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Combined Top-25 Prospect Rankings: #11 - #15.


The third part in Copper & Blue’s prospect ranking series takes a look at the players who just missed the top-ten cutoff: #11-#15. A few recent mid- to late-round picks make their debut here after surprisingly good seasons, and they’re joined by a pair of defense prospects who have fallen after poor seasons. Rounding out the group is the Oilers’ highest-ranked goaltending prospect.

As before, we maintain the same format, with the "Seal Value" being the best case scenario. Derek Zona has done up the profiles on the odd number players, while I have reviewed even-numbered ones.

11. Milan Kytnar

Strengths: Excellent playmaker, but it's his defensive ability that sets him apart. He's reliable in his own end and strong in the faceoff circle. He is quick to learn and adapt.

Weaknesses: He's not strong on the puck and doesn't have "sandpaper".

Seal Value: Plays at a .7 PPG rate in the AHL as a 20-year-old and learns how to play professional defense. He becomes the little center that everyone fears, exactly like Michael Peca did.

12. Devan Dubnyk

Strengths: He’s big. At nearly 6’6", Dubnyk takes up a ton of net. He’s gotten better at reading the play and is solid positionally. Has off-ice smarts too, as he was named the 2004 CHL Scholastic Player of the Year.

Weaknesses: Dubnyk’s put pretty pedestrian numbers up over the past few years, although it’s fair to wonder how much of that was the team he was playing on. He’s still wildly inconsistent, with high highs and low lows, and his lateral movement really isn’t all that it could be.

Seal Value: If Dubnyk puts it all together – and absolutely everything goes right, he could be an NHL starter for years, much like… Olaf Kolzig.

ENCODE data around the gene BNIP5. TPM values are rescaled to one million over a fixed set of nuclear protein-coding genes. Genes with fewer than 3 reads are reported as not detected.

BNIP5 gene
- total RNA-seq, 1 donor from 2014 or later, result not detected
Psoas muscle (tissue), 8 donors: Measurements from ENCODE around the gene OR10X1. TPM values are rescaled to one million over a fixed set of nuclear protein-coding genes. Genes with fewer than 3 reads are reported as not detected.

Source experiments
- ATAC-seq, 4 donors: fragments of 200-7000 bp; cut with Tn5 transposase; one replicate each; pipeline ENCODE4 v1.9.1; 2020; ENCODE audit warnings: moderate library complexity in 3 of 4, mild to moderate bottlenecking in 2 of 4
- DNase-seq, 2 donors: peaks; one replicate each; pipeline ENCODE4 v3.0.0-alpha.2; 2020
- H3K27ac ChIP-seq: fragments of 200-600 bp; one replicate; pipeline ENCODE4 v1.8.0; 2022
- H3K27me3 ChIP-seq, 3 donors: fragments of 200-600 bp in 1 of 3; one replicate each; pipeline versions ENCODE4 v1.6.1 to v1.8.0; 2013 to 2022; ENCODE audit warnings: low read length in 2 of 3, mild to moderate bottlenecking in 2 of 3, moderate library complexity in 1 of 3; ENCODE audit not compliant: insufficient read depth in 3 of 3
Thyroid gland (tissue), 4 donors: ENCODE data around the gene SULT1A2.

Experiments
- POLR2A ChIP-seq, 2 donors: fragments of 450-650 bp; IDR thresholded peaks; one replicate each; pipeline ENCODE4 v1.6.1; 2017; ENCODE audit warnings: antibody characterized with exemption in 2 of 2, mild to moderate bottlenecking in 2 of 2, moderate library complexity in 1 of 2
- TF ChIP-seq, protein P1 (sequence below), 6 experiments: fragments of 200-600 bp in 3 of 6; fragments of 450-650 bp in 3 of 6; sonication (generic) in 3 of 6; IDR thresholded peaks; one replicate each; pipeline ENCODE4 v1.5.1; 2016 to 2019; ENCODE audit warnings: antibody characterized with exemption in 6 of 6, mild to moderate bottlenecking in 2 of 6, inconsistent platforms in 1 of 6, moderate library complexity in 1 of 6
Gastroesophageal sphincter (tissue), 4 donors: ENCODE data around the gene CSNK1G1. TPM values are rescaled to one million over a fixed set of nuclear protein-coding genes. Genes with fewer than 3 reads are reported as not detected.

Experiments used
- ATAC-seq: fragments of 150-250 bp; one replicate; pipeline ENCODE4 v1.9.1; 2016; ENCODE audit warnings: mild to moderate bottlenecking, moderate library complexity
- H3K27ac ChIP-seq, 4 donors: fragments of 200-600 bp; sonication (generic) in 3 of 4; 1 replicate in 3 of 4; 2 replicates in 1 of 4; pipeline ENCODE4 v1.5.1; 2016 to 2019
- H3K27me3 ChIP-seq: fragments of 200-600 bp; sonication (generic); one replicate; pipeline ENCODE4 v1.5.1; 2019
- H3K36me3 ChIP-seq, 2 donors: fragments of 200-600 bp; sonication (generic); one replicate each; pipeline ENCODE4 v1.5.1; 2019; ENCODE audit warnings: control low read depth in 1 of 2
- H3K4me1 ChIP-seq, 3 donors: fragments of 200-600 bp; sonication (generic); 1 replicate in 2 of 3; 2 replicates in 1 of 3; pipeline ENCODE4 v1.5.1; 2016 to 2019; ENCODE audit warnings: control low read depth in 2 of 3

13. Taylor Chorney

Strengths: Offense, offense and offense. Has great offensive instincts. Matches above-average skating ability with outstanding passing skills.

Weaknesses: Sloppy in his own end, he played second toughs in the AHL this year, and didn't tread water, though his second half was slightly improved. Not physical, he must rely on position to be an effective defender.

Seal Value: His offensive prowess and skating ability allow him to pair up with a stay-at-home partner and fans end up shaking their heads repeatedly exactly like when they watched...Tom Poti.

14. Philippe Cornet

Strengths: Cornet’s a skilled puck-mover (led Rimouski in scoring) and has good on-ice vision and awareness. He plays through pain – as one example, early in the year he broke his thumb and was supposed to be out for a month but he played in his team’s next game, two days later.

Weaknesses: Cornet’s not tiny (5’11.5", 173lbs) but he isn’t big either and he can get out-muscled on the play. He’s gritty but doesn’t initiate contact enough, and his skating still needs improvement. His shot is OK but could be better.

Seal Value: Cornet’s skill-set sounds a lot like that of another young forward who needed to improve his skating. If Cornet can make the same leap that… Joe Pavelski did, he could have a similar career.

15. Jeff Petry

Strengths: He's big -- 6'3" 200 and will probably add 10 more pounds. He's mobile and is able to use the wheels on offense and defense. He isn't afraid to work the corners and the front of the net, and likes the big, sometimes questionable hit. He's got a good first step and finds the exit pass well. He has a good shot and can play the power play as well as the penalty kill.

Weaknesses: He played 30 minutes a night on a really, really bad team. His numbers fell apart in both ends of the ice.

Seal Value: This past year is a blip on the radar. Petry spends half a season in the AHL and leaps into the NHL, eating it up like a young...Ed Jovanovski.